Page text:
The literal translation of va’yikach is “and he took,” which, in this case, is translated as Korach separating himself. Rashi explains Lakach es atzmo liheyos nechelak mitoch ha’eidah; “He took himself to one side to be separate from the assembly.” Rashi’s exposition is based upon the premise that lokach is a transitive verb, which means that he must have taken something. What was that something? Thus, Rashi teaches that he took himself by separating himself from the community. Perhaps we might add to this. By his very nature, a Jew wants to observe Torah and mitzvos. Those who do not have fallen prey to the wiles of the yetzer hora. Therefore, the Rambam in Hilchos Geirushin (Perek 2) writes concerning one who defies halachah and refuses to give his wife a get, divorce, the bais din is permitted to compel him to do so – even if it involves corporeal punishment. The reason for this is: Every Jew wants to do the right thing; every Jew wants to follow halachah. Under certain circumstances, some have fallen subject to the yetzer hora. The punishment will “release” the yetzer hora’s hold on the person and allow for the “real Jew” to emerge. Likewise, Korach was born and raised along the proper lines of adherence to the Torah dictate. He was now acting as an adversary to Torah because he took himself out. He forcibly removed himself from the community.
I came across the Mishmor HaLeviim in which Horav Moshe Mordechai Schlesinger, zl, cites the Igeres Teiman. The Igeres Teiman, in turn, cites the Rambam concerning the importance of permeating our psyche with zichron Maamad Har Sinai, remembering the Revelation at Mount Sinai. Furthermore, one must inculcate this verity into the minds and hearts of his offspring, as this will ensure that Torah will never be forgotten. This is the foundation of our emunah, faith, in Hashem. The Revelation at Har Sinai was unprecedented and stands as the greatest, most prodigious illuminating Revelation to be experienced by an entire nation together. It will never be repeated that an entire nation would see and hear G-d. The Rambam concludes with his famous epistle: “The Creator, may He be blessed, has assured much like one who is a guarantor for his friend, that anyone who stood at Har Sinai believes in the prophesy of Moshe Rabbeinu… he and his children and all future generations… Therefore, you should know that anyone who has turned away from the law that was given at Har Sinai is not among those who stood at Har Sinai.” In other words, a Jew who apostatizes himself – who is an apikores, who denies Torah min ha’Shomayim and the veracity of Moshe’s nevuah – does not descend from anyone who experienced the Revelation.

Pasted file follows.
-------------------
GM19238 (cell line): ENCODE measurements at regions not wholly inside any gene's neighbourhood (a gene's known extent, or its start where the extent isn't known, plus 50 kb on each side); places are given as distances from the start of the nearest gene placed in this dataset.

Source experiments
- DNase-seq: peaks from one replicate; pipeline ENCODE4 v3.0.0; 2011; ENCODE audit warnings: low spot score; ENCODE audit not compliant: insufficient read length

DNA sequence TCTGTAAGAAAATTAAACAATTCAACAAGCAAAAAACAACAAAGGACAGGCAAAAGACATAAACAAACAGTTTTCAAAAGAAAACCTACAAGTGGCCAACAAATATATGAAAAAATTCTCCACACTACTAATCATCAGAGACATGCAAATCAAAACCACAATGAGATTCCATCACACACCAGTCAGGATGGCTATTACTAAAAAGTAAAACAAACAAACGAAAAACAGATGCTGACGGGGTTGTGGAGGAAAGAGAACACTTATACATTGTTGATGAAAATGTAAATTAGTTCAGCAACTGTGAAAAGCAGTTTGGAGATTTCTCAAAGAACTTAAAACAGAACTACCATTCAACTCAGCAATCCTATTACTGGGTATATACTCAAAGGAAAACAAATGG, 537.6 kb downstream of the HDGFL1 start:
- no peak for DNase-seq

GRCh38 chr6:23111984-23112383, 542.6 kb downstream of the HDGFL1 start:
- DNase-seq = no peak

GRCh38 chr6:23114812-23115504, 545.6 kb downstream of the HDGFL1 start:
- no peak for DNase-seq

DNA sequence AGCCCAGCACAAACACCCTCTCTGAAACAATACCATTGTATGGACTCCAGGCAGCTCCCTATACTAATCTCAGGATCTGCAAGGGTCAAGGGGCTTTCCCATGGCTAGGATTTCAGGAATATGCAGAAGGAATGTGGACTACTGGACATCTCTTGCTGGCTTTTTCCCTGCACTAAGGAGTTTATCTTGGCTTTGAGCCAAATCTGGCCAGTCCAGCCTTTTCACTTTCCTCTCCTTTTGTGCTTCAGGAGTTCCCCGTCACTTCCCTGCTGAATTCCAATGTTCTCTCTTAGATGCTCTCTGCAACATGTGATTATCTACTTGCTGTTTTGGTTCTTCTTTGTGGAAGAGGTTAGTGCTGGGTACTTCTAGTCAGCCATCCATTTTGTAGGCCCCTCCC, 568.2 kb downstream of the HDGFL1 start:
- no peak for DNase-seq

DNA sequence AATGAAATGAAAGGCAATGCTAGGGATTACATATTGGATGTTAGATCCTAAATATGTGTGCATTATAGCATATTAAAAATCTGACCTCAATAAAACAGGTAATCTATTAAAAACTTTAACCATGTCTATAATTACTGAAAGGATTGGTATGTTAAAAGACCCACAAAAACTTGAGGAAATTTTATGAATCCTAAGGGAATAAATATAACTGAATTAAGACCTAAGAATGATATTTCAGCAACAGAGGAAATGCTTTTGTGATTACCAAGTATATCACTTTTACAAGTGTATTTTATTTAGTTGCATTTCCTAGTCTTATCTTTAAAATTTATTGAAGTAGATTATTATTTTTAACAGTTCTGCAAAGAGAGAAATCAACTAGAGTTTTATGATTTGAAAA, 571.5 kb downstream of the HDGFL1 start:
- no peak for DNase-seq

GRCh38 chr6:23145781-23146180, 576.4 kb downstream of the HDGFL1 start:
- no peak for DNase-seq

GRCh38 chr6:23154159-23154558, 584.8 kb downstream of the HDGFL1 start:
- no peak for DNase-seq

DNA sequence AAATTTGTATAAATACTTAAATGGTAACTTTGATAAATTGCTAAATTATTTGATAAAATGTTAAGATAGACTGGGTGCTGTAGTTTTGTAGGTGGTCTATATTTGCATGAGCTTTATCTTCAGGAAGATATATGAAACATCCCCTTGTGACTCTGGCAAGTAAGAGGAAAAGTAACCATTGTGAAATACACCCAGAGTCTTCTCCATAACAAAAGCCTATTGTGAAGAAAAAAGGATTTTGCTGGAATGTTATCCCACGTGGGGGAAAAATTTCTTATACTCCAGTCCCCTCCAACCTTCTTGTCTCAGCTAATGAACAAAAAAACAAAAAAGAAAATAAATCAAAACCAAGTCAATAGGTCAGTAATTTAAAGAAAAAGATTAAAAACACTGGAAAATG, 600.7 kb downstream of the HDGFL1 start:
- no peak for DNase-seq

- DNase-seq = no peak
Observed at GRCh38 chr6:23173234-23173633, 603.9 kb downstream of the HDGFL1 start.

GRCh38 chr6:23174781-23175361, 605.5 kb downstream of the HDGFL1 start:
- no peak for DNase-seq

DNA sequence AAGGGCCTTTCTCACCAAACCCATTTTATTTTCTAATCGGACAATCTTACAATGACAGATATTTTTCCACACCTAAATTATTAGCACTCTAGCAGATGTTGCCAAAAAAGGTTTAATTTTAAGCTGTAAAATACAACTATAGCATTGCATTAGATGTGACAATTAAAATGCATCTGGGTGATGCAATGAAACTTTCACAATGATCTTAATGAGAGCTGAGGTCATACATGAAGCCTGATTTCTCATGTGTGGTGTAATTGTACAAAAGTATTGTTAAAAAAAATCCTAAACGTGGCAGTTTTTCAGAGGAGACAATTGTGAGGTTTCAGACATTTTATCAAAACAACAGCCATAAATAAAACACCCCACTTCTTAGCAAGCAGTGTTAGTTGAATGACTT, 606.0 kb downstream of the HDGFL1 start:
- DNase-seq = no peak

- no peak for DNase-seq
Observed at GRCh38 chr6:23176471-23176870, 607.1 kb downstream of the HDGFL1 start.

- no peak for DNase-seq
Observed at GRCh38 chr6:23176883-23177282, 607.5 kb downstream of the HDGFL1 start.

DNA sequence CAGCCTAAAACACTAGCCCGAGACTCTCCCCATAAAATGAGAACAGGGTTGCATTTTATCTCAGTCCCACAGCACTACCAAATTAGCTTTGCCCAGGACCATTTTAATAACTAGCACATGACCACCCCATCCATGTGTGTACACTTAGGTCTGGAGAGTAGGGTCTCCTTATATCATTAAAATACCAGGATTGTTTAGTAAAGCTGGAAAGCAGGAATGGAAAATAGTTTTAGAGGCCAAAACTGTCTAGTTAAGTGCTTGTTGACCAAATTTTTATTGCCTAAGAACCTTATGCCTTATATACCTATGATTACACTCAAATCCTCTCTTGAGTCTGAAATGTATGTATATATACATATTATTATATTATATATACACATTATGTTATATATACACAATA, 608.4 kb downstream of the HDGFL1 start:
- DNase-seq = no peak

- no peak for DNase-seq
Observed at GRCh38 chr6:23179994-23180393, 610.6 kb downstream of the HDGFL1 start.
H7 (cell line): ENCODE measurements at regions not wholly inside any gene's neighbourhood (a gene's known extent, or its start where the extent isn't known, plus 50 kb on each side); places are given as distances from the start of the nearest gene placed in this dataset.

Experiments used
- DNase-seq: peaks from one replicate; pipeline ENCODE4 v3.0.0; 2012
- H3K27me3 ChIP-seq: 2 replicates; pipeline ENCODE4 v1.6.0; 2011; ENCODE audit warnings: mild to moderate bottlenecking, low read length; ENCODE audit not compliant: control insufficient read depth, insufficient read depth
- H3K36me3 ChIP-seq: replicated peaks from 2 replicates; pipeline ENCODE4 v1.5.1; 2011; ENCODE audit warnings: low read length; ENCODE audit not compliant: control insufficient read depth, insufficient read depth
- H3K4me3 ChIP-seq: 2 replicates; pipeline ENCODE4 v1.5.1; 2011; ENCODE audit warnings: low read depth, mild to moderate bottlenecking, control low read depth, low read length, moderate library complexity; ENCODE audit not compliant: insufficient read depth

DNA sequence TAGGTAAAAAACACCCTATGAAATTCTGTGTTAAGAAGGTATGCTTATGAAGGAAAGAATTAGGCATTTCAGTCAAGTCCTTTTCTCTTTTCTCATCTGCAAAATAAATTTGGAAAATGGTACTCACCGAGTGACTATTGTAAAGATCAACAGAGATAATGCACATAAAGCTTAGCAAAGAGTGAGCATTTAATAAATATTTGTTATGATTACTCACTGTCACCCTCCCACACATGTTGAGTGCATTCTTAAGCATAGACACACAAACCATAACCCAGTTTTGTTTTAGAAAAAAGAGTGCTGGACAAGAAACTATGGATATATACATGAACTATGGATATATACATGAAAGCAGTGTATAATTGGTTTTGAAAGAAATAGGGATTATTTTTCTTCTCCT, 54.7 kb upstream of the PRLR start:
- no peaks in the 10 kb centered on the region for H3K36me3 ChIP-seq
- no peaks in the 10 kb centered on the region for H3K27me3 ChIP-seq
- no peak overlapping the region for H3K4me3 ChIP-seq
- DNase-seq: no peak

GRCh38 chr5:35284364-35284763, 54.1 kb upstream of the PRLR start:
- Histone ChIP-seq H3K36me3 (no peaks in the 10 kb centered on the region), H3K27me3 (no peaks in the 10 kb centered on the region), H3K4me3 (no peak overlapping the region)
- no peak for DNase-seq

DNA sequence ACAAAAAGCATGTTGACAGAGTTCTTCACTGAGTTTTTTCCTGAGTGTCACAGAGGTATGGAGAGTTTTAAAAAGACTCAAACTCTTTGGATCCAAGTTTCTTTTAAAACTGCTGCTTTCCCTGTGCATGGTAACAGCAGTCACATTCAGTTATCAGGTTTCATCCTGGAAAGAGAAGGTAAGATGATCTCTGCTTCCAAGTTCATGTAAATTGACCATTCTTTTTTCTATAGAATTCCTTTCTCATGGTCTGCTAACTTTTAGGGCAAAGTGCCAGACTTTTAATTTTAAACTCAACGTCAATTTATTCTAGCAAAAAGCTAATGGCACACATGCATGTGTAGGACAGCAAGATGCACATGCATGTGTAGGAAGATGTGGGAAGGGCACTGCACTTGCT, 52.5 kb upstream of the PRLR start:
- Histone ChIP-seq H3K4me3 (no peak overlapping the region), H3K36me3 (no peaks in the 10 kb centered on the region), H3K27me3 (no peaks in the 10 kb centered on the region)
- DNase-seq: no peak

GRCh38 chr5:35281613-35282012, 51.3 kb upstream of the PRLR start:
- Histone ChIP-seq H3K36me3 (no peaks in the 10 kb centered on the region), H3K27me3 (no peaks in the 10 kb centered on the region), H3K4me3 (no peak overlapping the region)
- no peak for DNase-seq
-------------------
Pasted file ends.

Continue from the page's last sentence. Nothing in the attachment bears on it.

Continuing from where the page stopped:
Rav Schlesinger asks the question that is on everyone’s mind when he learns Parashas Korach. This man denied Torah min Ha’Shomayim and nevuas Moshe. He certainly stood at Har Sinai and received the Torah like everybody else. What happened? According to the Rambam, it is impossible for someone who experienced maamad Har Sinai to become an apikores. Korach seems to disprove this hypothesis.
The Steipler Gaon, zl, explains that the Rambam’s statement holds true on condition that no circumstances or reasons undermine one’s emunah. One who falls prey to his yetzer hora, evil inclination, whose desire for the prohibited, unclean and impure is too much with which to grapple; one who is overwhelmed with middos ra’os, evil character traits – will override his innate emunah to the point that he will sink deeper and deeper into the muck of sin, such that he will have difficulty extricating himself. A classic example is Korach, who became insulted and angry at being passed over for the nesius, leadership, of his tribe. As a result of his unabashed arrogance, he lost control of his senses and lashed out at Moshe and forthwith followed up with his heretical diatribe against Hashem and His Torah. Korach stood at the base of Har Sinai and heard Hashem’s declaration, Anochi Hashem. What happened? His middos/yetzer hora happened.
Horav Elazar M. Shach, zl, posits that regardless of the Heavenly assurance that one who stood at Sinai will retain his belief in Hashem, and this will be transmitted through the generations, it does not sidestep one’s bechirah, free-will. Furthermore, we cannot forget that the greater one is – the more overpowering is his yetzer hora. Yes, it should all be guaranteed – until the advent of Moshiach – that a Jew will always be a believer. Free-will, however, is part of the dynamics of Judaism. We make our choices. One who chooses the path of evil will have to live with the consequences of his decision.